This is an easy-to-read book that explains how and why Japan industrialized rapidly. It traces historical development from the feudal Edo period to high income and technology in the current period. Catch-up industrialization is analyzed from a broad perspective including social, economic and political aspects. Historical data, research and contesting arguments are amply supplied. Japan’s unique experience is contrasted with the practices of today’s developing countries. Negative aspects such as social ills, policy failures, military movements and war years are also covered.
Nineteenth-century Japan already had a happy combination of strong entrepreneurship and relatively wise government, which was the result of Japan’s long evolutionary history. Measured contacts with high civilizations of China, India and the West allowed cumulative growth without being destroyed by them. Imported ideas and technology were absorbed with adjustments to fit the local context.
The book grew out of a graduate course for government officials from developing countries. It offers a comprehensive look and new insights at Japan’s industrial path that are often missing in standard historical chronicles. Written in an accessible and lively form, the book engages scholars as well as novices with no prior knowledge of Japan.
'This is a very exceptional book. Kenichi Ohno gives a brand-new analysis on Japan’s economic development and history from Edo until now, filling the gaps left by the cultural perspective of Japan’s history. It is admirable that Kenichi Ohno keeps his soberness and unbiasedness throughout his analysis by embracing various kinds of other explanations.' — Wu Suping, Editor, China CITIC Press
'Ohno’s main contribution has been in the analysis on how the late comers of industrialization can catch up with advanced countries under the pressure of globalization. His unique approach to that issue is to analyze the interaction between domestic institutions and external impacts. Ohno considers the globalization faced by contemporary developing countries similar to the Western impacts faced by Japan in the 19th century. Japan’s flexible and pragmatic institutions, social capabilities and positive response to the foreign pressure have led to the success of the economic development. I am sure that reading the work by Kenichi Ohno, we are convinced that the experience of Japan is relevant to contemporary developing countries.
Kenichi Ohno has written extensively in Japanese about this topic. I am glad that he has now incorporated his findings into a book in English, which is useful for readers who are not familiar with Japanese language.' — Tran Van Tho, Professor of Economics, Waseda University, Japan
'This book offers an accessible and holistic description and analysis of Japan's economic development from the seventeenth century to the present. The author brings the fresh perspective of an expert on contemporary developing economies to central historical questions in Japan's modern evolution such as the interplay of domestic and foreign elements and of private dynamism and public policy. He draws on the work of historians, anthropologists, and sociologists alike to provide a multifaceted explanation of Japan's experience of adapting external influences to indigenous patterns while paying careful attention to key scholarly debates. Recommended for both general readers and students of Japanese and comparative development.' — Steven J. Ericson, Associate Professor of History, Dartmouth College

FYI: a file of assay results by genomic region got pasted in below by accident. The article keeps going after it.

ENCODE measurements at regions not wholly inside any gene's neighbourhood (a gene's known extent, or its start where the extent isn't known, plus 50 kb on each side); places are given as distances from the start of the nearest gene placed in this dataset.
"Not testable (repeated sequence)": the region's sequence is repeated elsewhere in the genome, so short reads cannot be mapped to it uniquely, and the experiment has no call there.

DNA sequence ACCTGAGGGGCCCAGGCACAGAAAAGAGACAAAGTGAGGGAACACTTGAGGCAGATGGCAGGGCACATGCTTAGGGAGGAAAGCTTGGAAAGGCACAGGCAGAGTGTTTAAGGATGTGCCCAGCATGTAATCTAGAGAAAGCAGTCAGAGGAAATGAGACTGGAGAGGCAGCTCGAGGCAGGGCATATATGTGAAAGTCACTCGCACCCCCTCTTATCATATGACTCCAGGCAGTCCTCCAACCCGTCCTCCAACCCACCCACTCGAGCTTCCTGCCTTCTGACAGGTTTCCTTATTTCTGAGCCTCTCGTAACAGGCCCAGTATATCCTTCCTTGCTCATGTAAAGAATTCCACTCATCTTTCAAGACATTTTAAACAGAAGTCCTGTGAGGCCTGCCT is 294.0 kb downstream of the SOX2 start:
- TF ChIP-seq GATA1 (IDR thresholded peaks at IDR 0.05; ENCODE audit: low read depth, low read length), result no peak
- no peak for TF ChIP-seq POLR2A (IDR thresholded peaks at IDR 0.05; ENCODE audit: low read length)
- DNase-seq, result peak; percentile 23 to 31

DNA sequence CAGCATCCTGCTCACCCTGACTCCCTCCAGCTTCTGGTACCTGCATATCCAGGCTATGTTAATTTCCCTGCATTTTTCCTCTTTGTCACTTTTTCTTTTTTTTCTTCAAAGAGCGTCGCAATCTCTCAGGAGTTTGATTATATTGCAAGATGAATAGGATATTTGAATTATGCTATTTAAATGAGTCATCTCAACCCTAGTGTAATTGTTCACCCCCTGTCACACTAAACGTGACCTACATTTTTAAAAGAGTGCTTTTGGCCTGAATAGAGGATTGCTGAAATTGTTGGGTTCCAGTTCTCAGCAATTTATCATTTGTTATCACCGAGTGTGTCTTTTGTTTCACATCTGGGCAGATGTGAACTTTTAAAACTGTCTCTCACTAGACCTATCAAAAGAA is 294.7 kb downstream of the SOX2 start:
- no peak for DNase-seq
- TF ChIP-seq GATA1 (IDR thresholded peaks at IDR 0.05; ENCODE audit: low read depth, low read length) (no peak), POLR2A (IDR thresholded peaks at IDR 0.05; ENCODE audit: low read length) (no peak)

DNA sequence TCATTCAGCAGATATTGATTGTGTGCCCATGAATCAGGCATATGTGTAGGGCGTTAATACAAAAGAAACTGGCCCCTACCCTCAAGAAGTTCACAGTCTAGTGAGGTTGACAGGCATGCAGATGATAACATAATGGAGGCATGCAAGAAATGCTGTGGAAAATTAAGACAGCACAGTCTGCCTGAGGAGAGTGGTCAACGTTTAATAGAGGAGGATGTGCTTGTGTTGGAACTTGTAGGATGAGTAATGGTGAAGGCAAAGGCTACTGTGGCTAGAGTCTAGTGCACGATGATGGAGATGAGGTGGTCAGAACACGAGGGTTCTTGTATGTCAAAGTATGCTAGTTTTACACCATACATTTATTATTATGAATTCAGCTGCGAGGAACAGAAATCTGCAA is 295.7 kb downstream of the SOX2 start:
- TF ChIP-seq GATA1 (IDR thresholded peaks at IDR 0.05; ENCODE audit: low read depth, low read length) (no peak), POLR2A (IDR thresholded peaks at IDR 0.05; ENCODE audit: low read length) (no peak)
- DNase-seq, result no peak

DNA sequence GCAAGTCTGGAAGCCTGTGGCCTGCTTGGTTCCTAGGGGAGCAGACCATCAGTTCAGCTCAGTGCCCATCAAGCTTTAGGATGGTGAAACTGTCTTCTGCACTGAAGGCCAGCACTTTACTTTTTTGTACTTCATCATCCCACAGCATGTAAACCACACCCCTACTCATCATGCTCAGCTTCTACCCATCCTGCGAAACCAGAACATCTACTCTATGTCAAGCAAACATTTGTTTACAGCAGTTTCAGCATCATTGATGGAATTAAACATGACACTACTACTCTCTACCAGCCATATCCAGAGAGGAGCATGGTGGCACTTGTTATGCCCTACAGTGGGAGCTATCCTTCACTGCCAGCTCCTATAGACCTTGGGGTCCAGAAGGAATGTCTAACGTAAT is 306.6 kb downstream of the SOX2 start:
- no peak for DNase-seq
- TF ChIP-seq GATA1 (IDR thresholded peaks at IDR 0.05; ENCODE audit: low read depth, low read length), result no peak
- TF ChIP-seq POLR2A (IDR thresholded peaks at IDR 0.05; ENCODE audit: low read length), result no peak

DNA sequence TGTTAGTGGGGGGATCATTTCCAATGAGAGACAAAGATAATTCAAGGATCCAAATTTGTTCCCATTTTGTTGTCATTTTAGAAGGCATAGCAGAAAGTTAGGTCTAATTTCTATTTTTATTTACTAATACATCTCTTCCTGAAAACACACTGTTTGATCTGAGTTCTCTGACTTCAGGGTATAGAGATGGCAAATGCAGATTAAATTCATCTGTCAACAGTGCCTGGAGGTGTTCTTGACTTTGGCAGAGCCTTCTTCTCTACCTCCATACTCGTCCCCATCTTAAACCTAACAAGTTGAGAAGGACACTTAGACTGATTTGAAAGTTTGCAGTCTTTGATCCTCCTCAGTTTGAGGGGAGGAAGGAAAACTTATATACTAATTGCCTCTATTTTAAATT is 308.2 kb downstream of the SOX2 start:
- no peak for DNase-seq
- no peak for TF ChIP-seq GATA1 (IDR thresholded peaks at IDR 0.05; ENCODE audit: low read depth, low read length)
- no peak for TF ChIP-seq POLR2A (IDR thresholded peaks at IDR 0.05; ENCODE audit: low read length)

'The experience of living and teaching in some developing countries and working with foreign policymakers for many years have helped the author, Professor Ohno, to become well- acquainted with all economic barriers and challenges that the latecomers might face in their economic development process. This has motivated him to analyze deeply the history of Japan’s economic development facing those challenges. Using historical examples, the author has successfully depicted the evolutionary and accumulative nature of Japan’s internal capabilities, and the Japanese private sector’s dynamism and resilience before external forces. While the author’s analyses have been based on the theoretical institutional economic framework to highlight Japan’s most significant historical events, the readers are not required to be familiar with complicated mathematical economic theories to understand comprehensively the path traveled by Japan as a developing country.
The present book is strongly recommended to both researchers and students with different academic backgrounds who are interested in understanding the factors influencing the economic development of latecomer countries.' — Dr Nahid Pourrostami, Assistant Professor, Faculty of World Studies, University of Tehran, Iran
1 An Overview: Evolutionary History and Translative Adaptation
2 The Edo Society: Preparing Conditions for Industrialization
3 Transition from Edo to Meiji
4 Importing and Absorbing Technology
5 Development of Key Industries
6 Budget, Finance and the Macroeconomy of Meiji
7 World War I and the 1920s
8 The Banking Crisis of 1927
9 The 1930s and the War Economy
10 Postwar Recovery 1945-49
11 The High Growth Era
12 Economic Maturity and Slowdown
13 The Asset Bubble and Prolonged Recession
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